A Jew in St. Petersburg
The last time I’d been in St. Petersburg it was still called Leningrad. Much has changed, of course, yet not everything. Same snow. Same cold. Same expansive skies and vast territory.
The Jewish community has changed. Now they live in freedom. Many have moved to Israel or America. I was there for less than 24 hours as part of a speaking tour of European cities. I teach (mostly on Jewish pride, Raising Kids to LOVE being Jewish and other topics) but I also learn. Several interesting lessons come to mind.
#1: The lady running the little hotel I was staying at was very sweet. At 6 am, while I was waiting for my taxi to take me to the airport, I asked if she could let me into the breakfast area a little early (it opened at 8), motioning with my hands that I wanted to drink some tea. She smiled and happily did so…and returned with ham and cheese. I thanked her profusely, didn’t even try explaining (I don’t speak Russian anyway) and realized that despite my kippa, she simply had no idea that I wouldn’t be able to eat her breakfast. How many people on the planet have actually met a Jew?
#2: I spoke to a mixed group of young and older people. During the talk, I noticed that the people in the audience looked like me. Not exactly like me, of course, but the audience was filled with Russian Jews and if you go back a few generations, I’m a Russian Jew as well (mostly). My ancestors left for America and theirs stayed and lived through Communism. The roles could have easily been switched. There but for the grace of G-d go I … As one student said, I was one of the lucky ones. What an awesome obligation we have to those who stayed behind.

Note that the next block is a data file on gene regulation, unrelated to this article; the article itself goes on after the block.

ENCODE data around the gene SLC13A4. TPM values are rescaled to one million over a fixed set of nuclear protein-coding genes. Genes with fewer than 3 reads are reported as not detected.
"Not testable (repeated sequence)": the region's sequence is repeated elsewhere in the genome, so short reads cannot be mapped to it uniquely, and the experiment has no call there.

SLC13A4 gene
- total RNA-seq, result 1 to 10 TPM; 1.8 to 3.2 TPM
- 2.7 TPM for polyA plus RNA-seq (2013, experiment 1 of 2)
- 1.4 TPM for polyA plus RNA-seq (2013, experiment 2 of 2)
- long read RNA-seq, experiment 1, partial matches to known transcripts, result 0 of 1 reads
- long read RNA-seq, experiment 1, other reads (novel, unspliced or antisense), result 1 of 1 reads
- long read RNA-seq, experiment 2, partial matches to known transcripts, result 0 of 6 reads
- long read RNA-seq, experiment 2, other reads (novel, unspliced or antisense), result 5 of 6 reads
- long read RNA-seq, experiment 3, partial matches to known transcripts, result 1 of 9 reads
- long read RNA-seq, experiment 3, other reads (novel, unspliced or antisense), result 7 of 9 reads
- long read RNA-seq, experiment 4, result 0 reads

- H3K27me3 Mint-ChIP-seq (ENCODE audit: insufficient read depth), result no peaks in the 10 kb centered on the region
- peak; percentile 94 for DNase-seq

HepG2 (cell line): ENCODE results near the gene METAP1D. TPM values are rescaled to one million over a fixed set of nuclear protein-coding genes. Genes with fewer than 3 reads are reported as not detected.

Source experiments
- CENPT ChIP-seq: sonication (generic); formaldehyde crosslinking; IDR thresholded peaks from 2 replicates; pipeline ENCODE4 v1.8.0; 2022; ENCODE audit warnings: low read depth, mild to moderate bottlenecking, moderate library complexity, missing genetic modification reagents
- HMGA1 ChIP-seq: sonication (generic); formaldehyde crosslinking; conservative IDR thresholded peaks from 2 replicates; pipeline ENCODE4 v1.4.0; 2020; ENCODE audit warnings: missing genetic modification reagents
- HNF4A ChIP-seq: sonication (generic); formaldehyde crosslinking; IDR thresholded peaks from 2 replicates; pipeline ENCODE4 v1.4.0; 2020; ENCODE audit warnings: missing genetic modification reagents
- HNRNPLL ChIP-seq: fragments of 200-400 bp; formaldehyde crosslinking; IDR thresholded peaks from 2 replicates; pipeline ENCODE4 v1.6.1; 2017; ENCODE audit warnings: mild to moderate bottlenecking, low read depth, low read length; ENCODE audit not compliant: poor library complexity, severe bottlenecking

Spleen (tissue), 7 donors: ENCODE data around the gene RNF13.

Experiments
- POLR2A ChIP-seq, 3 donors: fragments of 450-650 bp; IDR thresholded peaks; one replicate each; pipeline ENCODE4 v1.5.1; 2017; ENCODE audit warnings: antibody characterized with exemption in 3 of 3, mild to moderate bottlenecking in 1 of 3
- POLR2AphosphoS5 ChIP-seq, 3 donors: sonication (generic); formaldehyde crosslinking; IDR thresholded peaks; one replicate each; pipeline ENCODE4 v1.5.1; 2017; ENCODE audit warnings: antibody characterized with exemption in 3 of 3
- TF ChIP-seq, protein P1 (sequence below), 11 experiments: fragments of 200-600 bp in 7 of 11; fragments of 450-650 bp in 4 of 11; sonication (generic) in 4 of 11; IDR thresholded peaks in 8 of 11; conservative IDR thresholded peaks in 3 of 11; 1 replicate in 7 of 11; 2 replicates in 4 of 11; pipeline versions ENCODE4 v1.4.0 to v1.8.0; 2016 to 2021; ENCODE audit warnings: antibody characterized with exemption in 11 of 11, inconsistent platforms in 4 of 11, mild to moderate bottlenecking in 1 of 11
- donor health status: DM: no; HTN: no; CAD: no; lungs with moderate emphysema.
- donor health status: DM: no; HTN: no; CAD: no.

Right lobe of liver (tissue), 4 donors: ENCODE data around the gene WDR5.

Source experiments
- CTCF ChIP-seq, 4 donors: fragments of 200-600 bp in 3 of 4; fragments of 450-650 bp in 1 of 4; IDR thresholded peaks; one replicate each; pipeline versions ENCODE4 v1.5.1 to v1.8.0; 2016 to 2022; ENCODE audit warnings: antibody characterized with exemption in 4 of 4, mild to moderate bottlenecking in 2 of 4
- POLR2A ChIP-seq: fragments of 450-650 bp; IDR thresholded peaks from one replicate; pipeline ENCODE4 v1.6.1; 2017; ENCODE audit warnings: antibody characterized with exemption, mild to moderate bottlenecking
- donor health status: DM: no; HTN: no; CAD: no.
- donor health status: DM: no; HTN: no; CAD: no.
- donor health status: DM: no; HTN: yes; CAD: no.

#3: St. Petersburg is not a small community by Western standards – perhaps 150,000 Jews! – but Communism’s effect is that the vast majority of those Jews are not connected to their heritage. They were denied a Jewish education, brainwashed against religion, and sometimes don’t even admit their Jewishness. For Jews who want their families to stay Jewish, I was told, the community does not feel particularly strong or large. The perennial question in smaller Jewish communities is, “Should I stay or should I go?” and it came up in every conversation I had with a young Jew. Most had friends and relatives in Israel. Some in America. For many of them, craving a stronger Jewish life, and a ‘step-up’ in standard of living, moving seems to make sense. Parents often encourage their kids to leave, despite their personal desire that the kids should stay. Not an easy situation. Furthermore, when the educated and motivated leave….what happens to the remaining community? Jewish communities on the move. A tough situation, and one we have known too well for thousands of years.
#4: The Rabbis I met run an impressive program called STARS which is having an amazing effect – students are given a stipend to spend a number of hours learning about Judaism instead of taking a part-time job. Many of these students barely knew they were Jewish before the program. Most are profoundly affected by regaining a connection to their heritage, and do their best to raise Jewish families. Some move to Israel. Supporting Jewish students’ Jewish education around the world is working wonders. The future of our people depends on it.
Doron Kornbluth is an internationally acclaimed speaker, bestselling author and “Jewish Inspiration” tour guide of Israel. Spread the word about Doron’s free newsletter. Sign up at www.doronkornbluth.com. Contact Doron at firstname.lastname@example.org.